In the past one-and-half decades, the Tanzanian banking industry has witnessed a number of changes and developments and the enacted legislation has had difficulty in coping with the country’s ever-changing market conditions and economic trends. Even when legislation has been revised, updated, and in-tune-with-the-time, the application of certain banking regulations and guidelines has been toward a wide interpretation.
It’s therefore important for banks to obtain the advice and opinion of external legal counsel on whether the bank is complying with its own policies and procedures. The reason for this is not far to seek: there are legal scenarios where banks could lose cases if the opposing counsel is able to provide evidence that the bank did not follow its own policies and procedures.
In brief, some of the critical issues that every now and then arise for banks include: (a) whether or not the bank had policies and procedures for the operation, function, product, service in question (b) whether or not the policies and procedures were up-to-date and in consonance with the bank’s anticipated actions (c) whether or not the bank’s staff and managers in fact executed the roles and functions as stipulated in the procedures (d) whether or not there were policy or procedural exclusions and (e) whether or not the bank’s policies and procedures are written in a clear, simple, and easy-to-understand language.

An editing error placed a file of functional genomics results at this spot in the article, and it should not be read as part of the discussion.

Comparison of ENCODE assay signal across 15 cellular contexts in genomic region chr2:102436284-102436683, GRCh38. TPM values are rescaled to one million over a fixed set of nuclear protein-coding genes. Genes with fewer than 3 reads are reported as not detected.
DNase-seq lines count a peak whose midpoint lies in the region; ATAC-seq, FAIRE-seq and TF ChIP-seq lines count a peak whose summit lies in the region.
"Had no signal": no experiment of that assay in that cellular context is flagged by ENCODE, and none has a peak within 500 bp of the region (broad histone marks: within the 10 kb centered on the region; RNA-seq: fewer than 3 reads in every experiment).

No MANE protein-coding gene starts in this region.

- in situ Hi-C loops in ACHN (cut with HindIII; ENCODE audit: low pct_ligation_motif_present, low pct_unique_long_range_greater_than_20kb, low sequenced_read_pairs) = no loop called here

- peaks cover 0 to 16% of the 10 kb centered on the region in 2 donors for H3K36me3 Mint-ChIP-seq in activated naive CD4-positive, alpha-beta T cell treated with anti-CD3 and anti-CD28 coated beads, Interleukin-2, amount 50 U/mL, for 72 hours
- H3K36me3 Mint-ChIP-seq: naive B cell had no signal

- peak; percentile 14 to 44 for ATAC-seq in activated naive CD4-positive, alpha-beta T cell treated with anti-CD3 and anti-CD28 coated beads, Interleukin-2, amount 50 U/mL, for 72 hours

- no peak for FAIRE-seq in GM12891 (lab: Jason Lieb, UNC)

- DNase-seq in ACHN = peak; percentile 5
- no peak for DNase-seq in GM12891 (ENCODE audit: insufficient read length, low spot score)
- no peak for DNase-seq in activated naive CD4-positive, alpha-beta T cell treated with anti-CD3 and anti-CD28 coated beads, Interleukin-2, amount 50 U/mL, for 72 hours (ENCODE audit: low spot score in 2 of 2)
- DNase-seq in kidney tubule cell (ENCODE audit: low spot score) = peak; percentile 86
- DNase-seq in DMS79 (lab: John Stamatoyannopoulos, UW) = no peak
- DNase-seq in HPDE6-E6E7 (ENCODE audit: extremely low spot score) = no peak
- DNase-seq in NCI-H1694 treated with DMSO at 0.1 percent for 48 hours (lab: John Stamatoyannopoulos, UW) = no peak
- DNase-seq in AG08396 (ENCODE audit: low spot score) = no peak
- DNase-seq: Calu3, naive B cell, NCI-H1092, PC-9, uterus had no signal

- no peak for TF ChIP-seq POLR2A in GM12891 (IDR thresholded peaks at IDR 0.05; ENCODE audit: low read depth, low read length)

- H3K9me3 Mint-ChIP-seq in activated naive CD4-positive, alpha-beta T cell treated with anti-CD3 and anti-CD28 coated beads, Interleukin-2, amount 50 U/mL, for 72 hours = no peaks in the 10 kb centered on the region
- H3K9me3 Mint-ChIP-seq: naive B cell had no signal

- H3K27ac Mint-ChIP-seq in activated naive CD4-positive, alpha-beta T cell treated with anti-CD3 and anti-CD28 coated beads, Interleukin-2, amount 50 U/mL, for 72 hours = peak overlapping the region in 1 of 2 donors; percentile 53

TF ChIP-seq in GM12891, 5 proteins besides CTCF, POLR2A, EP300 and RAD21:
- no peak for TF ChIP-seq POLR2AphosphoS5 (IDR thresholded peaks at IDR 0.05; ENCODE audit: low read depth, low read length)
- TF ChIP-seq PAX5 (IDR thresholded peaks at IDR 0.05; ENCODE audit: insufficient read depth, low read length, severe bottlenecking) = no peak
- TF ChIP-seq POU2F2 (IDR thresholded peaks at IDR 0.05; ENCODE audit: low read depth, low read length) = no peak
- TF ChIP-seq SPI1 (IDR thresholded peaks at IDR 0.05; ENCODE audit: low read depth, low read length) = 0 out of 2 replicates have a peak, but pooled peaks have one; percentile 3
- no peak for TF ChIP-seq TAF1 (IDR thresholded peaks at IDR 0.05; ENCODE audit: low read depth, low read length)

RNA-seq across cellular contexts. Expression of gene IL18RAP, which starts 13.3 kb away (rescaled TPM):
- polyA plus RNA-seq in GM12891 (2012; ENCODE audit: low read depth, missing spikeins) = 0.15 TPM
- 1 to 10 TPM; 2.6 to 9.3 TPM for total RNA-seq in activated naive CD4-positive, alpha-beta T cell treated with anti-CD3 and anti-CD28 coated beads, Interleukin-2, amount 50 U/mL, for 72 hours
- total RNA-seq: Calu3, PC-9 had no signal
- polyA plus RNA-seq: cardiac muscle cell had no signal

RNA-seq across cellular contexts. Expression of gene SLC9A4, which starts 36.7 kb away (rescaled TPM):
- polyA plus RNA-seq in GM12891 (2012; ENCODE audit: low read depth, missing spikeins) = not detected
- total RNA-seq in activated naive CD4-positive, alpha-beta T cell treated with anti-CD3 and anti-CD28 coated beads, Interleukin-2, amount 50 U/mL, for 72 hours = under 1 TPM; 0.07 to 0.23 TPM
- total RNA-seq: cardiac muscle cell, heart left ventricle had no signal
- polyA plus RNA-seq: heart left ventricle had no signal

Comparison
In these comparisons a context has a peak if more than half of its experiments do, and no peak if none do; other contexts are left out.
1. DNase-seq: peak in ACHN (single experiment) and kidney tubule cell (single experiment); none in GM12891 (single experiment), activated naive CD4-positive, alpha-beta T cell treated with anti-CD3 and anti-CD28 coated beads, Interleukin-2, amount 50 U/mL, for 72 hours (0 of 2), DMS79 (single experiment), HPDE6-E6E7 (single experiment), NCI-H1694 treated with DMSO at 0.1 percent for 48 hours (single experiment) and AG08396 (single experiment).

These issues are extremely crucial for banks because their customers may, in future, be called upon to interpret specific written policies and procedures in a court case. That’s all the more reason banks should help their customers understand the policies and procedures. Contrarily, the use of banking jargon deters customers and third parties from understanding the true intention of the bank’s policies and procedures.
As plaintiff, or defendant, when it becomes clear that the bank may need external legal counsel, it’s worthy engaging them as early as possible. A good, proactive external legal counsel can help the bank appreciate the issues in a more objective way from both sides, help spot the most relevant questions to ask witnesses at the court trial; and generally move the case to resolution much faster.
Of course, it is not unusual for the bank’s staff and managers who created the policies and procedures that are called into question to have left the bank by the time the case is filed. Therefore, it is advisable for the bank to keep on file – and to share with external legal counsel – a document showing the justification, intent and purpose of the policies and procedures at the time they were created; so that, if a bank customer or third party raises questions the bank’s position will be unambiguous through this document.
From the bank’s perspective, early demonstration of a sound decision-making process and release of unmistakably written policies and procedures in operation at the time of the bank’s actions in question can immensely help the external legal counsel to show opposing counsel evidence of the bank’s position – and ultimately impress upon him or her that the likelihood of winning may not be a good reason for the time, effort and monetary cost of pursuing a court case against the bank.